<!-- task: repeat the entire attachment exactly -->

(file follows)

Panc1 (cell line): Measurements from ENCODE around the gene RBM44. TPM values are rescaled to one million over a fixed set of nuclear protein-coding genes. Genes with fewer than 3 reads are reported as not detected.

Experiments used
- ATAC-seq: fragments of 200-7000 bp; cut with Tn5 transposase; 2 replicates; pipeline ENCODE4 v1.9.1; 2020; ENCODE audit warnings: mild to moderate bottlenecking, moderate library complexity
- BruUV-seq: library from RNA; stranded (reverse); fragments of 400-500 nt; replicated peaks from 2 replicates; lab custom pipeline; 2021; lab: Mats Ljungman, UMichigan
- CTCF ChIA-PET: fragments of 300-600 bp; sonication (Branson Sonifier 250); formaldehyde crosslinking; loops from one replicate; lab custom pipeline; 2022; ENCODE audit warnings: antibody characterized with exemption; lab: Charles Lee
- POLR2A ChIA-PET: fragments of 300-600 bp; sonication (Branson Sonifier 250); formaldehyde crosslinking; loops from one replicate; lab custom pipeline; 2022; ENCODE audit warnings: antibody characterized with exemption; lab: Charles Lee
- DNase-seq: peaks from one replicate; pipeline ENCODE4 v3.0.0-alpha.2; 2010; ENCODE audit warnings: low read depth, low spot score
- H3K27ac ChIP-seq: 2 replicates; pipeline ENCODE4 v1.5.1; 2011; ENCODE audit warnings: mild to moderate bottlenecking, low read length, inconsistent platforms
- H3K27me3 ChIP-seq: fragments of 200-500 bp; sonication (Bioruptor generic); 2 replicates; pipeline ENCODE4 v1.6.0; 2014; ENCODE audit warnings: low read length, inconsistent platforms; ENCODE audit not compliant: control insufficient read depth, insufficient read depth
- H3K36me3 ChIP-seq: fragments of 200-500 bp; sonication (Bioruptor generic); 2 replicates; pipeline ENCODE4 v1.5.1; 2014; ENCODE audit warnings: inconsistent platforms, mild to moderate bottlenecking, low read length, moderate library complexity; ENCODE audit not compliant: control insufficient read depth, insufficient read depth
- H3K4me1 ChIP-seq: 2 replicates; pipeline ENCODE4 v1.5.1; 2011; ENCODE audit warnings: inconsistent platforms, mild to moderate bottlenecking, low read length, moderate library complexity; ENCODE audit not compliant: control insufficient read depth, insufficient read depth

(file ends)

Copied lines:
Panc1 (cell line): Measurements from ENCODE around the gene RBM44. TPM values are rescaled to one million over a fixed set of nuclear protein-coding genes. Genes with fewer than 3 reads are reported as not detected.

Experiments used
- ATAC-seq: fragments of 200-7000 bp; cut with Tn5 transposase; 2 replicates; pipeline ENCODE4 v1.9.1; 2020; ENCODE audit warnings: mild to moderate bottlenecking, moderate library complexity
- BruUV-seq: library from RNA; stranded (reverse); fragments of 400-500 nt; replicated peaks from 2 replicates; lab custom pipeline; 2021; lab: Mats Ljungman, UMichigan
- CTCF ChIA-PET: fragments of 300-600 bp; sonication (Branson Sonifier 250); formaldehyde crosslinking; loops from one replicate; lab custom pipeline; 2022; ENCODE audit warnings: antibody characterized with exemption; lab: Charles Lee
- POLR2A ChIA-PET: fragments of 300-600 bp; sonication (Branson Sonifier 250); formaldehyde crosslinking; loops from one replicate; lab custom pipeline; 2022; ENCODE audit warnings: antibody characterized with exemption; lab: Charles Lee
- DNase-seq: peaks from one replicate; pipeline ENCODE4 v3.0.0-alpha.2; 2010; ENCODE audit warnings: low read depth, low spot score
- H3K27ac ChIP-seq: 2 replicates; pipeline ENCODE4 v1.5.1; 2011; ENCODE audit warnings: mild to moderate bottlenecking, low read length, inconsistent platforms
- H3K27me3 ChIP-seq: fragments of 200-500 bp; sonication (Bioruptor generic); 2 replicates; pipeline ENCODE4 v1.6.0; 2014; ENCODE audit warnings: low read length, inconsistent platforms; ENCODE audit not compliant: control insufficient read depth, insufficient read depth
- H3K36me3 ChIP-seq: fragments of 200-500 bp; sonication (Bioruptor generic); 2 replicates; pipeline ENCODE4 v1.5.1; 2014; ENCODE audit warnings: inconsistent platforms, mild to moderate bottlenecking, low read length, moderate library complexity; ENCODE audit not compliant: control insufficient read depth, insufficient read depth
- H3K4me1 ChIP-seq: 2 replicates; pipeline ENCODE4 v1.5.1; 2011; ENCODE audit warnings: inconsistent platforms, mild to moderate bottlenecking, low read length, moderate library complexity; ENCODE audit not compliant: control insufficient read depth, insufficient read depth